Airtron

The comparative and the superlative

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I hear adjective and adverb errors all the time. I’m sure I even make my fair share on occasion. There are so many different ways to use them that it’s almost impossible not to.

Commonly, we use adjectives and adverbs in one of three forms: basic, comparative and superlative. As you may have guessed, the comparative form is used to compare two people or things, while the superlative is used to compare three or more people or things. Also, as a refresher, adjectives serve to modify nouns or pronouns, while adverbs modify verbs, adjectives or another adverb.

Where I see people get tripped up in the comparative and superlative forms is in this question: “Should I use –er or –est, or more or most?” Fortunately, there are rules to help us make this decision (for the most part).

You know that “more” and “most” are used to form positive comparatives and superlatives, respectively, and “less” and “least” to form negatives. What you may not know is when you should use them rather than the suffixes “-er” and “-est.” For example: Would you say that one person is “more intelligent” than another, or “intelligenter?” How about “more smart” or “smarter?”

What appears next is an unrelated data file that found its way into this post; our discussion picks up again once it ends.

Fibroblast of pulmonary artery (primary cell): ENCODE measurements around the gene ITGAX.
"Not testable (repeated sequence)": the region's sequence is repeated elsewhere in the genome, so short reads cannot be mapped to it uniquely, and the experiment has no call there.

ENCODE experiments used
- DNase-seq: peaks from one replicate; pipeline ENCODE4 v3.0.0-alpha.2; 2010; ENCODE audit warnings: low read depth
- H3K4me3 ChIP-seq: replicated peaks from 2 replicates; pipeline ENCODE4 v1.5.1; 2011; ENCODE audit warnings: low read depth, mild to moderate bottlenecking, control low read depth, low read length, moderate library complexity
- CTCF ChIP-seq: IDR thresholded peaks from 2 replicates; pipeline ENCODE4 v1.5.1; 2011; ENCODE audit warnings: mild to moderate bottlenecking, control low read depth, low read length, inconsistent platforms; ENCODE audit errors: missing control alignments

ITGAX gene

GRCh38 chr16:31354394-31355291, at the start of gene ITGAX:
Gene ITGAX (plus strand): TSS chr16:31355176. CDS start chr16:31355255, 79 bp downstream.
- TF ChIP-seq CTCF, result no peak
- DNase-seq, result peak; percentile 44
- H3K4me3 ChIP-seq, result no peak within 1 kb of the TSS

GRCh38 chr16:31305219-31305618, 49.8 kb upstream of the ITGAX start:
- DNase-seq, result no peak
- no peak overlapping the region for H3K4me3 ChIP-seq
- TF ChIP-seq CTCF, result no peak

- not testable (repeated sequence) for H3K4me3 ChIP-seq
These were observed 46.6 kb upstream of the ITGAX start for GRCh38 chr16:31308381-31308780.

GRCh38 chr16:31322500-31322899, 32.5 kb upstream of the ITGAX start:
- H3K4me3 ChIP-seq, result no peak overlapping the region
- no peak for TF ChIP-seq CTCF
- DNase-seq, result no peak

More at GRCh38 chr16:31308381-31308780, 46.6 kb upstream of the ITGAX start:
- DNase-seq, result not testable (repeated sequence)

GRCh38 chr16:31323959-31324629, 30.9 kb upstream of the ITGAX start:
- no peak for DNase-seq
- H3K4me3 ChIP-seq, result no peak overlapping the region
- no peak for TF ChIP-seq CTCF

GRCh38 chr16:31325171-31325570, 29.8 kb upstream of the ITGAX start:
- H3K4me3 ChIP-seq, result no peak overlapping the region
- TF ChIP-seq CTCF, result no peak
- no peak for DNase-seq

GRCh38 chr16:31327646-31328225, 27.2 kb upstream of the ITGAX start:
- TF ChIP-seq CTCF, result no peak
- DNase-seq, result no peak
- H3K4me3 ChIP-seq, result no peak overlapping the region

Obviously, “intelligenter” just sounds wrong to the ear. Yet, “smarter” is the correct form in the comparative of the word “smart.” Why is this? Here’s our rule: When comparing items with single-syllable, use “-er” or “-est.” When comparing items with multiple syllables, use “more” or “less.” And never the two shall mix.

Using our example words above, let’s form some comparatives and superlatives: “Sally is more intelligent than Tom. She’s the most intelligent person in her class. Nevertheless, Tom still thinks he’s smarter.” “Smart” has one syllable, so it gets an “-er” or “-est.” “Intelligent” has four syllables, so it is modified with either “more/most” or “less/least.”

These rules hold true most of the time, the notable exception being two-syllable words ending in “-y,” “-ow” and “-le.” These words are modified with the suffixes “-er” and “-est,” despite having multiple syllables. So, one haunted house is “scarier” than another, not “more scary.” (And two-syllable words are “trickier” than they should be.)


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